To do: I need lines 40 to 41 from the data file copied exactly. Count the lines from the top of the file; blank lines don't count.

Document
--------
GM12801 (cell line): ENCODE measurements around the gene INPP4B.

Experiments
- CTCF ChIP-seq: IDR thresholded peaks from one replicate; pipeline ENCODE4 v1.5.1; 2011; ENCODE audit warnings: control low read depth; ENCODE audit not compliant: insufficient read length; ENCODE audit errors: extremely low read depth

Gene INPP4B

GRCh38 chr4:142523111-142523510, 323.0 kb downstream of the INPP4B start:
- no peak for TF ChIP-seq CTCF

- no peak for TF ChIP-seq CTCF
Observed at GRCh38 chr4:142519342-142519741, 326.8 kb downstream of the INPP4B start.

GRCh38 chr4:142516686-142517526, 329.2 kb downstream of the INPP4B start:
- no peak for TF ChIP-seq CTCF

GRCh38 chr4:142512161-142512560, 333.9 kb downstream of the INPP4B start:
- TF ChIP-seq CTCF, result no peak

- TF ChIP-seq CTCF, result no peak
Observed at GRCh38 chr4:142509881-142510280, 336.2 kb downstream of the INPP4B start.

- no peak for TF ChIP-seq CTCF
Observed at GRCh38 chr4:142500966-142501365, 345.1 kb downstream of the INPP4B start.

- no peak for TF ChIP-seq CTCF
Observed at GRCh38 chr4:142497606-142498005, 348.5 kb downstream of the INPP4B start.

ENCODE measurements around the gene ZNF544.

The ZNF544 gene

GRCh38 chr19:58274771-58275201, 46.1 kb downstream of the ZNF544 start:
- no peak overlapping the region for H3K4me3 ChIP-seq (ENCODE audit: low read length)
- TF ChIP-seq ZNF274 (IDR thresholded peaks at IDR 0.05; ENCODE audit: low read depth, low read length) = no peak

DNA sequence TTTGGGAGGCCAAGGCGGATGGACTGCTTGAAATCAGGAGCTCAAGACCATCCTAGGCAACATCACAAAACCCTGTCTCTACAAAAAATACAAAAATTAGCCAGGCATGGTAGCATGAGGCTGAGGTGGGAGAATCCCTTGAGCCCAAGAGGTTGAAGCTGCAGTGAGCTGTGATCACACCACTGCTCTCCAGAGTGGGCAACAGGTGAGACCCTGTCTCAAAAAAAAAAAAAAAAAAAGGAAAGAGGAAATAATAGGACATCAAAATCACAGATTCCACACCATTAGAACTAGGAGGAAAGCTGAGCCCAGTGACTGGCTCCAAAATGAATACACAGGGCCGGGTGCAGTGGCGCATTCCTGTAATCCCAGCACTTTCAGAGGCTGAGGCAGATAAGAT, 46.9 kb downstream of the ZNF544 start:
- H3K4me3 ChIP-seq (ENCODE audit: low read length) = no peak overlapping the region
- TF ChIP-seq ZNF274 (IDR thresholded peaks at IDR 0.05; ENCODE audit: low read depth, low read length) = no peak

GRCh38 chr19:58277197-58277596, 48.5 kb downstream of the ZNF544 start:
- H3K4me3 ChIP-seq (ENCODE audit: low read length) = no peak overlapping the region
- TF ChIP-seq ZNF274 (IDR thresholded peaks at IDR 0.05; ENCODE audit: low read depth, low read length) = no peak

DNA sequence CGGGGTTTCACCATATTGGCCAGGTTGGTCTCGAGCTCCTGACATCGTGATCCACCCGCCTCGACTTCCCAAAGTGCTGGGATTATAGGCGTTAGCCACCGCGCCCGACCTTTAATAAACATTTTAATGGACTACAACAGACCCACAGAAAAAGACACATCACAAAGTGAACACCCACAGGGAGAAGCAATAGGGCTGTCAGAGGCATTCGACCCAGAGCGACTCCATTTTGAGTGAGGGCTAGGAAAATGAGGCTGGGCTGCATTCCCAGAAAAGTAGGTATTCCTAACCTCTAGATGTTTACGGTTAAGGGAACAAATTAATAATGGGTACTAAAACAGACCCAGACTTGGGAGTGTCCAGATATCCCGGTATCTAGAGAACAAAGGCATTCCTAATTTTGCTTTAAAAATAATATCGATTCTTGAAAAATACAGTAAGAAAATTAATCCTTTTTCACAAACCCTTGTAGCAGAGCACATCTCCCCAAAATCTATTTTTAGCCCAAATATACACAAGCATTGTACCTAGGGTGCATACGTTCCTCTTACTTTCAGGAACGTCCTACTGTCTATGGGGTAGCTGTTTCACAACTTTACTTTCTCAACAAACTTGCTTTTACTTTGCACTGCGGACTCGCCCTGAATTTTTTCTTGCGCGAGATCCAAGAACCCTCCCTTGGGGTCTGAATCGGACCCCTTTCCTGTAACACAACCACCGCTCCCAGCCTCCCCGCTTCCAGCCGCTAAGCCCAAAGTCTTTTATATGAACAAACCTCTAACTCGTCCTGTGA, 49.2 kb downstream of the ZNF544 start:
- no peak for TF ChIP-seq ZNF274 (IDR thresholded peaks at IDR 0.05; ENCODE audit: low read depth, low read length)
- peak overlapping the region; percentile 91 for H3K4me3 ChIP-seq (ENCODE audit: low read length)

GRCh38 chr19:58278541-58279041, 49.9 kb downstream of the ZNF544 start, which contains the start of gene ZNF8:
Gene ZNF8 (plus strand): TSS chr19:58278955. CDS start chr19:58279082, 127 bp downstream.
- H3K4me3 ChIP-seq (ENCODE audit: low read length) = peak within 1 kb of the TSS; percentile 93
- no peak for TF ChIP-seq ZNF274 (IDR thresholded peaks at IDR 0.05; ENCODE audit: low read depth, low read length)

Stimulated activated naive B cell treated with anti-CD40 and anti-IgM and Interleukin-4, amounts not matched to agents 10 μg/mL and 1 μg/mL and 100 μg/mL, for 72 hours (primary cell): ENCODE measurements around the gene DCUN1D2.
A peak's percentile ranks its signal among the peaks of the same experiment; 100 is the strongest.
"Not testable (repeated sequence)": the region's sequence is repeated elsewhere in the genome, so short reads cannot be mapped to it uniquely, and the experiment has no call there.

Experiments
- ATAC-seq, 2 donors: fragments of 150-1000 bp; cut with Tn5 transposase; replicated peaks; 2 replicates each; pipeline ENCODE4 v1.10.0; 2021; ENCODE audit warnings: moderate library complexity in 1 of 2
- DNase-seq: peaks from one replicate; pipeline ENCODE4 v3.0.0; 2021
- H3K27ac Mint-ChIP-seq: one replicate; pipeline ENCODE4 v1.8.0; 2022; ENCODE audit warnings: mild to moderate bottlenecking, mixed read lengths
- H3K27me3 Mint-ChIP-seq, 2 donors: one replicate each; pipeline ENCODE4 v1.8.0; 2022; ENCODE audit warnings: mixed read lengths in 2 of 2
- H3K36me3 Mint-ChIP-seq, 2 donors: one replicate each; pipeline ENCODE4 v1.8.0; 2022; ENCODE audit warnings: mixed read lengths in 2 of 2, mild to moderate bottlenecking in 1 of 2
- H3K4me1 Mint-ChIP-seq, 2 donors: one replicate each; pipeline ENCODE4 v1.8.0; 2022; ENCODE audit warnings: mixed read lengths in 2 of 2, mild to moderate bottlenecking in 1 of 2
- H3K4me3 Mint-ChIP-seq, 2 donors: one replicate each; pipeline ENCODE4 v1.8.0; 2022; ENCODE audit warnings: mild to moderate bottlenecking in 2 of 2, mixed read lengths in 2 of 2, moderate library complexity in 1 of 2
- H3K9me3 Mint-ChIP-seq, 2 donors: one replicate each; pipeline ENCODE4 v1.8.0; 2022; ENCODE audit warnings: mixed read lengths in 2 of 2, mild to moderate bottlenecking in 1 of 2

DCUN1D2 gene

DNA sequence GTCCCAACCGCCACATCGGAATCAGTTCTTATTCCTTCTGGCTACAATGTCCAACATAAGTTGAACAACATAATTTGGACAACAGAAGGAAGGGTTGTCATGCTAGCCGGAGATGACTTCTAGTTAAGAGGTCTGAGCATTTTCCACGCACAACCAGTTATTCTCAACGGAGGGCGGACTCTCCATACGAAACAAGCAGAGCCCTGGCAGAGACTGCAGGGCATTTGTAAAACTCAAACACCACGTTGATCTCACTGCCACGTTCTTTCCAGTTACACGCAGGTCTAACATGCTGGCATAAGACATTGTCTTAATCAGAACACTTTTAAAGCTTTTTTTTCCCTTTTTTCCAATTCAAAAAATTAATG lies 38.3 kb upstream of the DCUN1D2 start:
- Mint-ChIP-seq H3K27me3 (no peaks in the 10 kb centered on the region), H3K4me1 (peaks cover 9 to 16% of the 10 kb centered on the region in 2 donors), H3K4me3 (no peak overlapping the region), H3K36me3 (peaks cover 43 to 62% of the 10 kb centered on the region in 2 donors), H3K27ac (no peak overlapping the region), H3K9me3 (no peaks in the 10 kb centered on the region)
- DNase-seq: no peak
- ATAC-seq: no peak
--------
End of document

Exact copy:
Experiments
- ATAC-seq, 2 donors: fragments of 150-1000 bp; cut with Tn5 transposase; replicated peaks; 2 replicates each; pipeline ENCODE4 v1.10.0; 2021; ENCODE audit warnings: moderate library complexity in 1 of 2